• cmd + ] (Mac), ctrl + ] (Win), tab on a highlighted selection adds indenting to every selected line
    • cmd + [ (Mac), ctrl + [ (Win), shift + tab on a highlighted selection removes indenting to every selected line
    • cmd + shift + z (Mac), ctrl + shift + z (Win) now acts as undo (joining previously enabled cmd + y / ctrl + y)
    • cmd + L (Mac), ctrl + L (Win) selects the current line (Unsupported in Safari)
    • cmd + c (Mac), ctrl + c (Win) on empty selection highlights and copies entire current line
    • cmd + x (Mac), ctrl + x (Win) on empty selection highlights and cuts entire current line
  • File Uploads are now supported (you can import files from your local filesystem)

    • Simply right click on the TreeView on the left and select "Upload Files..." — try it below!

StdLib Platform Updates

  • We've added a new function definition parameter, keys, which allows you to define function-specific API keys

For example, in functions/doAThing.js

/**
* This is my endpoint function, called "doAThing"
* @keys MY_API_KEY
*/
module.exports = async (context) => {
  // context is a "magic parameter"
  return context.keys.MY_API_KEY; // return API Key
};

You can pass in these keys to a StdLib function in one of two ways programmatically;

1. Using the lib-node Library

const lib = require('lib');
const myUsername = lib.myUsername({MY_API_KEY: 'someValue'});
let result = await myUsername.doAThing();
console.log(result); // returns "someValue"

2. Using an HTTP Request Directly

Simply set X-Authorization-Keys header to value {"MY_API_KEY":"someValue"} (JSON).

X-Authorization-Keys: {"MY_API_KEY":"someValue"}

Product Update Cadence

From this point forward, we will be posting Code.xyz and StdLib Platform updates on a weekly to bi-weekly cadence. We will never go more than two weeks without an update, and you can expect updates on Wednesdays before 9:00AM PT. This is our promise to our community — if there is any reason why Product Updates will take longer than a two week cadence, we will notify everyone ahead of time via our Twitter account, @StdLibHQ.

Community Feedback

We wanted to shine some light on some awesome community feedback we've received on Twitter since launching. If you'd like to be featured here in an update, feel free to tweet at us @StdLibHQ! We may use your feedback to fix a bug and thank you directly, or just include your kind words in a community post!

Chad Fowler (@chadfowler), CTO of Startup Advocacy at Microsoft...

Brian Leroux (@brianleroux), Co-founder at Begin...

Chris Munns (@chrismunns), Senior Serverless Developer Advocate at AWS...

Jared Short (@ShortJared), Director of Innovation at Trek10...

That's All for This Week!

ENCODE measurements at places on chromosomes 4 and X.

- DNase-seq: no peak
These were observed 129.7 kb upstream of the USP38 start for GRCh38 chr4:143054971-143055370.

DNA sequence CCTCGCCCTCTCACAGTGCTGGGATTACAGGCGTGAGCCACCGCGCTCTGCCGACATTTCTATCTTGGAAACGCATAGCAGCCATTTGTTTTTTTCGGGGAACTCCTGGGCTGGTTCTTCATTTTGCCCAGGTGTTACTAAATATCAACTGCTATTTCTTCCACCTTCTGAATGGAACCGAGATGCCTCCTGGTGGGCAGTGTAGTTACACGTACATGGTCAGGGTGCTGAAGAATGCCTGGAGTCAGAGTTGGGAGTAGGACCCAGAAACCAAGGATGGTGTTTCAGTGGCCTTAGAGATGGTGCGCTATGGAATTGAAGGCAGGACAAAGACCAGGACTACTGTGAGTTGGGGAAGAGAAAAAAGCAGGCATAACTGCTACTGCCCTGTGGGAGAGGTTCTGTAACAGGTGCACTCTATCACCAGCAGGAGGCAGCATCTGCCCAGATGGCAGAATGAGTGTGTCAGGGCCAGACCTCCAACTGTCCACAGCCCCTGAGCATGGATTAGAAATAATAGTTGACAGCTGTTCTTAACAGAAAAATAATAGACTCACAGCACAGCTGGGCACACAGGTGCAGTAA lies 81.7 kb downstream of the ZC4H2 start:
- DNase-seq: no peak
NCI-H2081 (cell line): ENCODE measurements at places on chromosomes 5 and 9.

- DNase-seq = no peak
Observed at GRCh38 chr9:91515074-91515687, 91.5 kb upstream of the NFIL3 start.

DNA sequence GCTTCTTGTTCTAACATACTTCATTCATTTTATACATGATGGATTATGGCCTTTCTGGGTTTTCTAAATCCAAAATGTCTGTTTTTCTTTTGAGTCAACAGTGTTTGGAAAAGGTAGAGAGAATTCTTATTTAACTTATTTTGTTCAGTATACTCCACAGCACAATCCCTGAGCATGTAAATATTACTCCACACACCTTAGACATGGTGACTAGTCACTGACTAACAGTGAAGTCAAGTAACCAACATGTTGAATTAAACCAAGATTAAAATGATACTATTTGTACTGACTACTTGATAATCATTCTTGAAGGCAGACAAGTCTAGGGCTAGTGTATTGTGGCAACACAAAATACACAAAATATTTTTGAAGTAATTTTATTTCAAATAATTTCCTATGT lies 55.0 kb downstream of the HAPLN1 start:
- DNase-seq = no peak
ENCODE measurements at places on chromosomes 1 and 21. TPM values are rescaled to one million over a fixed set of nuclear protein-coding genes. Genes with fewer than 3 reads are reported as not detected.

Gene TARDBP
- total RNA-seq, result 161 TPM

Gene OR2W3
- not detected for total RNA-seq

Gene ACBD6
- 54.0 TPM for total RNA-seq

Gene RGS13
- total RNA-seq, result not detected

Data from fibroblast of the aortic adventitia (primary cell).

Again, thank you so much for all the positive feedback and kind words! We'll be releasing more information in the coming weeks about the Code.xyz roadmap, our vision as to the future of API development, collaborative coding, and a whole lot more! Also, please keep in mind we're hiring, we'd love for you to consider joining us.

Cheers,

Keith Horwood
Founder and CEO, StdLib

We started StdLib in 2016 with a simple vision: web APIs should be first-class citizens of your development environment. Both developers and service providers should be able to publish, integrate with and manipulate Enterprise-grade APIs with the same ease-of-use they build and share documents or spreadsheets. We built the Standard Library serverless platform and API registry as a first step towards fulfilling this vision.

As it stands, Standard Library combines a scalable compute (hosting) layer with automatically generated documentation, authentication, billing, and more: enabling anybody to turn simple JavaScript functions into production-ready APIs in seconds.

Today, we are thrilled to talk about two major steps forward in our path to achieve the vision we’ve outlined:

  1. We are introducing a new product, Code.xyz, an in-browser code editor — an embeddable development environment for easily building APIs, webhooks, and workflow automation tasks that run atop StdLib infrastructure.

  2. We are humbled to officially announce $2M in strategic funding from Stripe, who many of you know as the payments platform for high-growth startups and technology-forward companies, bringing our funding total to $4M. They join a growing number of API and platform companies supporting us in our mission: Slack is an investor in our seed round, and MessageBird is both a customer and Enterprise partner of StdLib.

Code.xyz